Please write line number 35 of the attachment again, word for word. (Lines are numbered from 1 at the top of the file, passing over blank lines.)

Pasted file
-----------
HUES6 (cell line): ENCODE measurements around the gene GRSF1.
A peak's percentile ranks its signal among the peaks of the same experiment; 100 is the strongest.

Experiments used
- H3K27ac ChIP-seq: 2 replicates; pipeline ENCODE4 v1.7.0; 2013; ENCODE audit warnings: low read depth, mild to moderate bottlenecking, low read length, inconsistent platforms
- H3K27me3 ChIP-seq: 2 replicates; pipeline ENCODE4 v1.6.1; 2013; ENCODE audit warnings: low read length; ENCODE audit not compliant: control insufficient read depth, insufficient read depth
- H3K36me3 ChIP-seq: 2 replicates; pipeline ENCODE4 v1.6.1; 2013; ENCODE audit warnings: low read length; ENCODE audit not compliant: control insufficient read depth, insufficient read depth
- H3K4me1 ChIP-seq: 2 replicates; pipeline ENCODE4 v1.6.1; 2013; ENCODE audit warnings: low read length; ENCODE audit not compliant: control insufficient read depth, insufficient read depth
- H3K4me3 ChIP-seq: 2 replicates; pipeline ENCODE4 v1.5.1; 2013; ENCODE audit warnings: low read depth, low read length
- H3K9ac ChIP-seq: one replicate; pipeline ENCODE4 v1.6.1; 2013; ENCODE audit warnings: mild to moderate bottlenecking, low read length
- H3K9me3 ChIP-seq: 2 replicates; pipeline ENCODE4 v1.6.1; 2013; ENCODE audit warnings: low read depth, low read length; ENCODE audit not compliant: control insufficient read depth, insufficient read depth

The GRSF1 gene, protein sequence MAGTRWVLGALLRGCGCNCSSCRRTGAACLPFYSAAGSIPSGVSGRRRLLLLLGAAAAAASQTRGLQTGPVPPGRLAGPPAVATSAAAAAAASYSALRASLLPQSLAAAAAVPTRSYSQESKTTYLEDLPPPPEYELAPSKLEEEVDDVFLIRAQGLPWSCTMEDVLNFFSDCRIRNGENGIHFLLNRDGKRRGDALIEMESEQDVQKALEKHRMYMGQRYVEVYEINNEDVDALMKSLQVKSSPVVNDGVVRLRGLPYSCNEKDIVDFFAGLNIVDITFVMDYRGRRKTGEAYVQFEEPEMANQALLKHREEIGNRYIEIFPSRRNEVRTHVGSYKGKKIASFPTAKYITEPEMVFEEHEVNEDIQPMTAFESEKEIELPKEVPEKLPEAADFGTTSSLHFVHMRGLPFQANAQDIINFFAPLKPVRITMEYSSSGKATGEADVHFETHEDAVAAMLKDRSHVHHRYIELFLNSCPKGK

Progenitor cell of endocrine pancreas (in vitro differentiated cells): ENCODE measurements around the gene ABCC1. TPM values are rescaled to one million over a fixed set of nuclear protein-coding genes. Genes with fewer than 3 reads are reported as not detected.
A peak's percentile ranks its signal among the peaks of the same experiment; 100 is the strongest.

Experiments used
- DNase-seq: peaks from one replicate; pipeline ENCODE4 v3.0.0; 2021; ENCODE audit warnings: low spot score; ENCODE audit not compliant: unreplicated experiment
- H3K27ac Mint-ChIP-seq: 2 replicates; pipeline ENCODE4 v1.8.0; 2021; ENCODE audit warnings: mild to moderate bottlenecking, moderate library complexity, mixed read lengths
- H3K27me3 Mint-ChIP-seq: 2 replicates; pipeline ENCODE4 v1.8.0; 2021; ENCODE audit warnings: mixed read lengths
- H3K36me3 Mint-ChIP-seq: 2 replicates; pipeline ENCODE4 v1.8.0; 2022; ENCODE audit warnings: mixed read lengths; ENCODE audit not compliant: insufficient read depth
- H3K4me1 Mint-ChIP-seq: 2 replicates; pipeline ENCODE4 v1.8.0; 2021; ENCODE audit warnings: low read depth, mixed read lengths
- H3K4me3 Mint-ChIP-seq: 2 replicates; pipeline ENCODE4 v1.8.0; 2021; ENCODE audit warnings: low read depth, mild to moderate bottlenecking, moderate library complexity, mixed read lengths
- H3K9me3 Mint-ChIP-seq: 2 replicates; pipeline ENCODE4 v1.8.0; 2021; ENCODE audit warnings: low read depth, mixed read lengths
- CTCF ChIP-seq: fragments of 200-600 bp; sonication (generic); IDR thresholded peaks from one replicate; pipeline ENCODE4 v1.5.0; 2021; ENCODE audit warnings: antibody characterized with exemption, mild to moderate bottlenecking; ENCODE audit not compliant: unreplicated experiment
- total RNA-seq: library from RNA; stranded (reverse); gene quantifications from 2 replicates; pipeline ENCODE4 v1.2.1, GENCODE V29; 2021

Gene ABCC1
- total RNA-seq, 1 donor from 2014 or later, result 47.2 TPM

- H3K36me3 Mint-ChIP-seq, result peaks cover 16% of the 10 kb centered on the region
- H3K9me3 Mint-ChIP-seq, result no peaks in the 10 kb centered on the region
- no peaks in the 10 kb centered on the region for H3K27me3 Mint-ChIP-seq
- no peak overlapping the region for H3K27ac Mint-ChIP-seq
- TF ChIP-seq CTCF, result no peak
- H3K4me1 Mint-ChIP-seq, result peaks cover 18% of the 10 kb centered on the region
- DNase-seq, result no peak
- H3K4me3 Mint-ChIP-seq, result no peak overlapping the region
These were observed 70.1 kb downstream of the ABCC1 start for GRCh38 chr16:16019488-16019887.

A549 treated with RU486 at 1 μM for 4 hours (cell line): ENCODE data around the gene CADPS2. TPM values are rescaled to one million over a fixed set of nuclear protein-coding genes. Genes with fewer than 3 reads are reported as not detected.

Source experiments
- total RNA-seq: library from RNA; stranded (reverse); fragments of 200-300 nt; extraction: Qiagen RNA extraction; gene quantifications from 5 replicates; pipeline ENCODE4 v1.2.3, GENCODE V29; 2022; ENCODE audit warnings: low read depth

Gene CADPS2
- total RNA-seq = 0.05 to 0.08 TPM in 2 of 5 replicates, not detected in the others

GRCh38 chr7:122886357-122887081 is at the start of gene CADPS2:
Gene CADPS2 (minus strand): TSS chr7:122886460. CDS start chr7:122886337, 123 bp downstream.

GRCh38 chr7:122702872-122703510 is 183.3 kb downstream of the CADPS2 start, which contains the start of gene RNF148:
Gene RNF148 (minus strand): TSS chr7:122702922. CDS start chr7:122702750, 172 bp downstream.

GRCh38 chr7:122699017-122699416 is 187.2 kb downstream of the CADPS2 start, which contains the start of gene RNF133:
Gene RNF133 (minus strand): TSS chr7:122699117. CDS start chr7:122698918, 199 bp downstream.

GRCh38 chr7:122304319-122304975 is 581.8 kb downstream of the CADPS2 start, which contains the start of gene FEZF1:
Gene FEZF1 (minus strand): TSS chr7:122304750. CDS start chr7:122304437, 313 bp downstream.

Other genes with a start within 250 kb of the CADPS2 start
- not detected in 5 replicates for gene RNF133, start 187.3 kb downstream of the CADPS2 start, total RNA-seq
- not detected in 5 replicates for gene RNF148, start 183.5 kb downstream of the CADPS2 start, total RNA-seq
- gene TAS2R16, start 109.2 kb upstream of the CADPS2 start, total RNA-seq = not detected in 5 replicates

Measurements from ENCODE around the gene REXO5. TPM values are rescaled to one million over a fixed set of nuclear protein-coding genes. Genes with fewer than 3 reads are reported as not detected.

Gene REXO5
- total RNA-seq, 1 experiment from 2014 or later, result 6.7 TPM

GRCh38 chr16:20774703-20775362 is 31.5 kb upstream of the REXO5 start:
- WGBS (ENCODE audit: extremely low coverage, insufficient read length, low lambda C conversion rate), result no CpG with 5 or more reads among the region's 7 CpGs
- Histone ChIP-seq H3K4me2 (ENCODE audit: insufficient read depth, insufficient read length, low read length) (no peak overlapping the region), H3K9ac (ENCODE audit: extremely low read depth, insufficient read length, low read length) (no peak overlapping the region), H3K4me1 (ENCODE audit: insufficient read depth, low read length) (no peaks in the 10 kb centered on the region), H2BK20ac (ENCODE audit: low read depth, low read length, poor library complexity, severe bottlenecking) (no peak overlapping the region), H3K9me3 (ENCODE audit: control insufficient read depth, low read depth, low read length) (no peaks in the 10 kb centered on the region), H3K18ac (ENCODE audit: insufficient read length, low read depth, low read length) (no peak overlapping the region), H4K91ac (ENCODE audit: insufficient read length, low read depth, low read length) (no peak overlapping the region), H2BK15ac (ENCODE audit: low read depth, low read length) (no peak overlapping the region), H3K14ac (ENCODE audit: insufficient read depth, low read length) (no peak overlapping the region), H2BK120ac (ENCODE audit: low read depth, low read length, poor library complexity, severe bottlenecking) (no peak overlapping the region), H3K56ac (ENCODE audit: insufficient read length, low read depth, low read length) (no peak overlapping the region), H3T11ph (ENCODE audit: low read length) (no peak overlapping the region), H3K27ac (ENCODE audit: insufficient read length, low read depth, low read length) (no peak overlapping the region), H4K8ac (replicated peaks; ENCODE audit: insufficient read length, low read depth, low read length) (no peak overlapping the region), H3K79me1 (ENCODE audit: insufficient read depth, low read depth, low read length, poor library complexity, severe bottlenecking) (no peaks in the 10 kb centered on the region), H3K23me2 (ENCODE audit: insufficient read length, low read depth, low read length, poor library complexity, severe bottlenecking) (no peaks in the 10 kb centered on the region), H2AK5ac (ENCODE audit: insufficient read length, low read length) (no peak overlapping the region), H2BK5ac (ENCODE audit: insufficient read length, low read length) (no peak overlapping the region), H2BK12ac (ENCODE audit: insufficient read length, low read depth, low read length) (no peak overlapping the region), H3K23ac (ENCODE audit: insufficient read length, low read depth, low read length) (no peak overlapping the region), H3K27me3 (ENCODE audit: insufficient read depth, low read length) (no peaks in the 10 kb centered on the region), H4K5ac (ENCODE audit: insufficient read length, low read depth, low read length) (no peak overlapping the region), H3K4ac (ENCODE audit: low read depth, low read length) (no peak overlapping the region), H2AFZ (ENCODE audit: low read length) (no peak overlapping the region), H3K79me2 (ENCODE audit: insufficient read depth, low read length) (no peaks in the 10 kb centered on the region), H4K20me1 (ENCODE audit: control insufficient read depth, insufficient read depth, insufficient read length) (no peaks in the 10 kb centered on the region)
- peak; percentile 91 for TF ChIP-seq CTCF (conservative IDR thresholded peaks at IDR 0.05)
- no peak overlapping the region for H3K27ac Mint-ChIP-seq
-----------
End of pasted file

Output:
A549 treated with RU486 at 1 μM for 4 hours (cell line): ENCODE data around the gene CADPS2. TPM values are rescaled to one million over a fixed set of nuclear protein-coding genes. Genes with fewer than 3 reads are reported as not detected.